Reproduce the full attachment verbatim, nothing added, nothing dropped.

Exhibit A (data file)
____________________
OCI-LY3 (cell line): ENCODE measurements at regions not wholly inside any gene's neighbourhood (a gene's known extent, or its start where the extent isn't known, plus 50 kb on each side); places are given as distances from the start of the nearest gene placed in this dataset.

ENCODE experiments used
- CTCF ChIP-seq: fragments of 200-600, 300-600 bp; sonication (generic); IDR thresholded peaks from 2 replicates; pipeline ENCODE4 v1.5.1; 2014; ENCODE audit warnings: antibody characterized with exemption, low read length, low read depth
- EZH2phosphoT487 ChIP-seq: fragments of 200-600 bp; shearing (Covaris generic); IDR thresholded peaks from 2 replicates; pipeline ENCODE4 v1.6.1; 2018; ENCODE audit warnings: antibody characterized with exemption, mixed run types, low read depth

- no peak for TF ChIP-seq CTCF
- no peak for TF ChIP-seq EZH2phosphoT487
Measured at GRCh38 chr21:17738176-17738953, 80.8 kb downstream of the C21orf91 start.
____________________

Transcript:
OCI-LY3 (cell line): ENCODE measurements at regions not wholly inside any gene's neighbourhood (a gene's known extent, or its start where the extent isn't known, plus 50 kb on each side); places are given as distances from the start of the nearest gene placed in this dataset.

ENCODE experiments used
- CTCF ChIP-seq: fragments of 200-600, 300-600 bp; sonication (generic); IDR thresholded peaks from 2 replicates; pipeline ENCODE4 v1.5.1; 2014; ENCODE audit warnings: antibody characterized with exemption, low read length, low read depth
- EZH2phosphoT487 ChIP-seq: fragments of 200-600 bp; shearing (Covaris generic); IDR thresholded peaks from 2 replicates; pipeline ENCODE4 v1.6.1; 2018; ENCODE audit warnings: antibody characterized with exemption, mixed run types, low read depth

- no peak for TF ChIP-seq CTCF
- no peak for TF ChIP-seq EZH2phosphoT487
Measured at GRCh38 chr21:17738176-17738953, 80.8 kb downstream of the C21orf91 start.